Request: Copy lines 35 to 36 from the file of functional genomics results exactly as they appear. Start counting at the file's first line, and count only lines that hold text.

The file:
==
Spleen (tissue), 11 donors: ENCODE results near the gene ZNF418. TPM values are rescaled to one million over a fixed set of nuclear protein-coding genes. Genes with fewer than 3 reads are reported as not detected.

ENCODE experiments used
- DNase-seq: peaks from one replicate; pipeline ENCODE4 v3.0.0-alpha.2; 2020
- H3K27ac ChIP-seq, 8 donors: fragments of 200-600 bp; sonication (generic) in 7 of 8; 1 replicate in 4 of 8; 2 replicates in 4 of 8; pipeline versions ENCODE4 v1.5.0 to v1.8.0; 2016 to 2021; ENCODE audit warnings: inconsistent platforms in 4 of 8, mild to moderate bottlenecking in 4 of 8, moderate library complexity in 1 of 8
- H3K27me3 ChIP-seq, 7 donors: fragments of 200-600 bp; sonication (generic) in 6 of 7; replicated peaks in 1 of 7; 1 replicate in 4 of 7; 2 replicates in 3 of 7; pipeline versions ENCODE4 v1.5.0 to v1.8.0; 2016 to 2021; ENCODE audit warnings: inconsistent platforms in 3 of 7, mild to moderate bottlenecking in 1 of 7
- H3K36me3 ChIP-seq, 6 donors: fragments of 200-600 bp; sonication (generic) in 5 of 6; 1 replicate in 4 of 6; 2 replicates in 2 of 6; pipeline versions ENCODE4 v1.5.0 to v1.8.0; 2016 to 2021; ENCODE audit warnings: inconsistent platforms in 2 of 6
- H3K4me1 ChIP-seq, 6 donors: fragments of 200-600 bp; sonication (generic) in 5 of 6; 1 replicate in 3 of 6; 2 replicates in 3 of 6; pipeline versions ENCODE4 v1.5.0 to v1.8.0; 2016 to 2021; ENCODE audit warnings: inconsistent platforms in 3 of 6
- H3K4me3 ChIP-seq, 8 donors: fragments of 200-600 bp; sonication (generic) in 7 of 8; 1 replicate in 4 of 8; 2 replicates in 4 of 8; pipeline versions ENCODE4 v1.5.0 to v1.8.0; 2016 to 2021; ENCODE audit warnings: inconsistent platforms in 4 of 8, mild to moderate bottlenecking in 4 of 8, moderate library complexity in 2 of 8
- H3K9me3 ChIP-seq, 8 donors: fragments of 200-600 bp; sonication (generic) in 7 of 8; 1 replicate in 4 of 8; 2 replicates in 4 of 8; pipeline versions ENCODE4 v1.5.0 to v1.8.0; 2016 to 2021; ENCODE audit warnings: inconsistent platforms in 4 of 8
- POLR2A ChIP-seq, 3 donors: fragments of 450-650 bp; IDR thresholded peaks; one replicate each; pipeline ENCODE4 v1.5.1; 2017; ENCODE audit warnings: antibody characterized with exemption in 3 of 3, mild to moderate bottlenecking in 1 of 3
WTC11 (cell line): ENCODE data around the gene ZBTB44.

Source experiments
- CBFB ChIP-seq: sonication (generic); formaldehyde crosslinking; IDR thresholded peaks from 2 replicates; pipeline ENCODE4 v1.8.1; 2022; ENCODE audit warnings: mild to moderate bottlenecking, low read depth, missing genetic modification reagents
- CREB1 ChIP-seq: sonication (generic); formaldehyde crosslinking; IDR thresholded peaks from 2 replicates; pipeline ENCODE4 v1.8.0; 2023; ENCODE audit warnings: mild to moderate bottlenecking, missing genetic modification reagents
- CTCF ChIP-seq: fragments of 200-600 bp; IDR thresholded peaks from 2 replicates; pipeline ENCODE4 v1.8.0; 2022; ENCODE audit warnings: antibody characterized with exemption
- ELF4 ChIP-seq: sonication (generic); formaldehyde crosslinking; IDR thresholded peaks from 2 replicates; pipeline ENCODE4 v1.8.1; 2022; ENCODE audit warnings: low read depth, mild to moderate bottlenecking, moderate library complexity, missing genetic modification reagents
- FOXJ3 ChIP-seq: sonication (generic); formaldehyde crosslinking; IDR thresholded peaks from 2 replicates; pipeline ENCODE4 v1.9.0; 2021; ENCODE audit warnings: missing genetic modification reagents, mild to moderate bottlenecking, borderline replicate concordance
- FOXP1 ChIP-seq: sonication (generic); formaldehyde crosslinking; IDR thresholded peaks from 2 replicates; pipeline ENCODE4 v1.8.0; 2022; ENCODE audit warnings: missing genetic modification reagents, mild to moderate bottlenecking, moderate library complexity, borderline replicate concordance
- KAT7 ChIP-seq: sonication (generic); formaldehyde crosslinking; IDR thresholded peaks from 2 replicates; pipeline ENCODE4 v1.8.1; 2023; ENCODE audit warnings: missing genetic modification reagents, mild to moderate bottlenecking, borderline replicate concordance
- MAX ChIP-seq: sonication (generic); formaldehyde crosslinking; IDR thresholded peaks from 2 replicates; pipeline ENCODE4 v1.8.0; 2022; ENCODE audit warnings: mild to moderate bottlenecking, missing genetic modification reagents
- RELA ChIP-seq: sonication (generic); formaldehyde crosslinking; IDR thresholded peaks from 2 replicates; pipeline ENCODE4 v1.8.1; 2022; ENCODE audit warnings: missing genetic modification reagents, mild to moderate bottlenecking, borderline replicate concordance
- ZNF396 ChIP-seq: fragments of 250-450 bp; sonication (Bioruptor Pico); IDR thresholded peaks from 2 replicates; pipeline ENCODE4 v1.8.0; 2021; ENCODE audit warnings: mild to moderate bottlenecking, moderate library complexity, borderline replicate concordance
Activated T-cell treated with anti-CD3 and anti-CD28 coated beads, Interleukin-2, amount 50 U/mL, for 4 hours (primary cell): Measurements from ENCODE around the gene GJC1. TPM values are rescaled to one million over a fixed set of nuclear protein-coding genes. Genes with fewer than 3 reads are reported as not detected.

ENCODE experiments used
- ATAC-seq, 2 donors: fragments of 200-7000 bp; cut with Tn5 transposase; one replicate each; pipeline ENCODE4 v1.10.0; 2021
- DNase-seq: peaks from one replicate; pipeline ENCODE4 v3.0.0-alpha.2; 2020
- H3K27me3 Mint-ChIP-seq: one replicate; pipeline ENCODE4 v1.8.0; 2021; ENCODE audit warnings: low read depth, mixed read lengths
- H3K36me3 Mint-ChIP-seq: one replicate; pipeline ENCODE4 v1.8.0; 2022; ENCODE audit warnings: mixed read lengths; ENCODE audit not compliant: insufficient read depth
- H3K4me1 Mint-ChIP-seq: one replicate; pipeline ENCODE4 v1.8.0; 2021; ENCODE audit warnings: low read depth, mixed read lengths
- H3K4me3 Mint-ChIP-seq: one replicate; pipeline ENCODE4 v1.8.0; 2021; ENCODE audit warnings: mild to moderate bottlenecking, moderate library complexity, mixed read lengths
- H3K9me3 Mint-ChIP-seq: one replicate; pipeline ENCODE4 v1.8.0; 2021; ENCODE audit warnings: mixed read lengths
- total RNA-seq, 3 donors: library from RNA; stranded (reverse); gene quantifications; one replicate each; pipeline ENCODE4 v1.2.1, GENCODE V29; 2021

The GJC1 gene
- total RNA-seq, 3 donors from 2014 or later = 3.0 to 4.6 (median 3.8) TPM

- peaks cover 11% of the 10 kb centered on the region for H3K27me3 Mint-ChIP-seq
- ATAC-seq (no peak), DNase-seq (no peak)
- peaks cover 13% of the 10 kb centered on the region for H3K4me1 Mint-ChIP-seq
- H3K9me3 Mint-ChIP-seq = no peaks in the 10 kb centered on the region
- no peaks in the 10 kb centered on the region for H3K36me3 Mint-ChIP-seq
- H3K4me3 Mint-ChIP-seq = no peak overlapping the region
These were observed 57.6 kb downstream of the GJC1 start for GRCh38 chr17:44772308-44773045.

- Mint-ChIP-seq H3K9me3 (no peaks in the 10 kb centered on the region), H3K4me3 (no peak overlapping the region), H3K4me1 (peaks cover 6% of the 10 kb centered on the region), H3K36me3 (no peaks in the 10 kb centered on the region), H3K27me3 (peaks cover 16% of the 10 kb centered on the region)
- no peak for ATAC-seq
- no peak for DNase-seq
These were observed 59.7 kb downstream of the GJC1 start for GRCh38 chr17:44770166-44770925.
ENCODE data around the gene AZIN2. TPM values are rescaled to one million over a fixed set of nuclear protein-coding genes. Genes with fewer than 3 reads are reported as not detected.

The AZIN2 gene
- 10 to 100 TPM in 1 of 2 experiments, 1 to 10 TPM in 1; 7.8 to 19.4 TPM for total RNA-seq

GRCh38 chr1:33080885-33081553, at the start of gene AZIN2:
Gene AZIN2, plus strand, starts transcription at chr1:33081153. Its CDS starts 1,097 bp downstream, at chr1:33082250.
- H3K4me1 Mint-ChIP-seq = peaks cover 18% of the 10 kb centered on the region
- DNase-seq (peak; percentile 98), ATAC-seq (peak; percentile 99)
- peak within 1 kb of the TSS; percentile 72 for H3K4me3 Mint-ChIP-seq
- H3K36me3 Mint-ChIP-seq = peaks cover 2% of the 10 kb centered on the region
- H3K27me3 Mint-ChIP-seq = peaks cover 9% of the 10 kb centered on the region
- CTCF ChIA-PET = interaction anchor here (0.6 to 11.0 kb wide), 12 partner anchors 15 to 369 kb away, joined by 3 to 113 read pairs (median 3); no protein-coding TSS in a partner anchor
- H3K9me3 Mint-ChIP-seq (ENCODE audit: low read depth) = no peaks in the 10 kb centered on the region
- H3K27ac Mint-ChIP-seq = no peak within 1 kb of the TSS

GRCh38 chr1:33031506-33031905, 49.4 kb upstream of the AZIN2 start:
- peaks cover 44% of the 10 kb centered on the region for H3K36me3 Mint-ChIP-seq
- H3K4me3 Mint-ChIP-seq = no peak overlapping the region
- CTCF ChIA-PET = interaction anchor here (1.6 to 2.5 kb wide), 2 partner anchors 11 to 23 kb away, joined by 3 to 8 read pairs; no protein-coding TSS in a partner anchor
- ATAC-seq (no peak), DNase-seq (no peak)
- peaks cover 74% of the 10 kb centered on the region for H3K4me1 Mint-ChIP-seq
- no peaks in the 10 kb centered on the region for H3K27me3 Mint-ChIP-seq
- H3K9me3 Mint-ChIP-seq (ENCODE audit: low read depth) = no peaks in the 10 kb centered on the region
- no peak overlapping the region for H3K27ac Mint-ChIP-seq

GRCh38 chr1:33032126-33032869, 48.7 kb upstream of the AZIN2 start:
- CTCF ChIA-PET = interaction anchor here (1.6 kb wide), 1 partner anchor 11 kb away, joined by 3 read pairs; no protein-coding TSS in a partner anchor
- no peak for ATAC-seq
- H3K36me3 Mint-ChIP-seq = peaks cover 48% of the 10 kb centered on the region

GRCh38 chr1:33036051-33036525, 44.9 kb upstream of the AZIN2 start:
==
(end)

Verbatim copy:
- peaks cover 11% of the 10 kb centered on the region for H3K27me3 Mint-ChIP-seq
- ATAC-seq (no peak), DNase-seq (no peak)